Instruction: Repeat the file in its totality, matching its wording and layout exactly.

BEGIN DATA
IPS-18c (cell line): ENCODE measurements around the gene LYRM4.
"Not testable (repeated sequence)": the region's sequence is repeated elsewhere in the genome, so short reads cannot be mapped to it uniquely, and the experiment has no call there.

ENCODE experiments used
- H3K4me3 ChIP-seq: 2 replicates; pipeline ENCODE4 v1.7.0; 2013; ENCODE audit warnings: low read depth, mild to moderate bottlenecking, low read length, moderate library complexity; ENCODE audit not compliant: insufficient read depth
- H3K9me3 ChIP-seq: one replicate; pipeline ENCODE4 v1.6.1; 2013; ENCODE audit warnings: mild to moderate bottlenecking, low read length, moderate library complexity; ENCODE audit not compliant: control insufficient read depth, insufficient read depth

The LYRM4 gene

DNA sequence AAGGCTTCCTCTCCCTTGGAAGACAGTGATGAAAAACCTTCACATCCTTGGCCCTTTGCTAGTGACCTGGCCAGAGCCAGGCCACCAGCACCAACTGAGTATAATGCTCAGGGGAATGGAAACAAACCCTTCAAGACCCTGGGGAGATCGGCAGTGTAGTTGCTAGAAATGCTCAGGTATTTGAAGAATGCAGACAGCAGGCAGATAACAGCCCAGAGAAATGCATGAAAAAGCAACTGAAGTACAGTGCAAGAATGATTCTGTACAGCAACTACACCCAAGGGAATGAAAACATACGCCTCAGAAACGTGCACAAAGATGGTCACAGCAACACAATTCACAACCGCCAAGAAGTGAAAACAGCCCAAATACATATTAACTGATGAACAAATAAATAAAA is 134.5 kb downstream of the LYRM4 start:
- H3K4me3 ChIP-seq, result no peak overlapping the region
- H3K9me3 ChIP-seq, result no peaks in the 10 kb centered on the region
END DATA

IPS-18c (cell line): ENCODE measurements around the gene LYRM4.
"Not testable (repeated sequence)": the region's sequence is repeated elsewhere in the genome, so short reads cannot be mapped to it uniquely, and the experiment has no call there.

ENCODE experiments used
- H3K4me3 ChIP-seq: 2 replicates; pipeline ENCODE4 v1.7.0; 2013; ENCODE audit warnings: low read depth, mild to moderate bottlenecking, low read length, moderate library complexity; ENCODE audit not compliant: insufficient read depth
- H3K9me3 ChIP-seq: one replicate; pipeline ENCODE4 v1.6.1; 2013; ENCODE audit warnings: mild to moderate bottlenecking, low read length, moderate library complexity; ENCODE audit not compliant: control insufficient read depth, insufficient read depth

The LYRM4 gene

DNA sequence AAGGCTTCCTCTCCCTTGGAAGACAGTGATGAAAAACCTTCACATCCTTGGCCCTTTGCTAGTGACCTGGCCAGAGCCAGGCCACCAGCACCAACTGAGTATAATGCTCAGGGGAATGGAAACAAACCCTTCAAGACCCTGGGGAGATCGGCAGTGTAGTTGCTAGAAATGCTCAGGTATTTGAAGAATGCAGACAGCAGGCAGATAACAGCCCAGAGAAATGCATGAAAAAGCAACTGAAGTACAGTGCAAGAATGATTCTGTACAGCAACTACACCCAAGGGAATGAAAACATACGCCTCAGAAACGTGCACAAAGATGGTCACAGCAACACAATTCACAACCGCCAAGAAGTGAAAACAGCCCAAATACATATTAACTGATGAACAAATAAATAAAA is 134.5 kb downstream of the LYRM4 start:
- H3K4me3 ChIP-seq, result no peak overlapping the region
- H3K9me3 ChIP-seq, result no peaks in the 10 kb centered on the region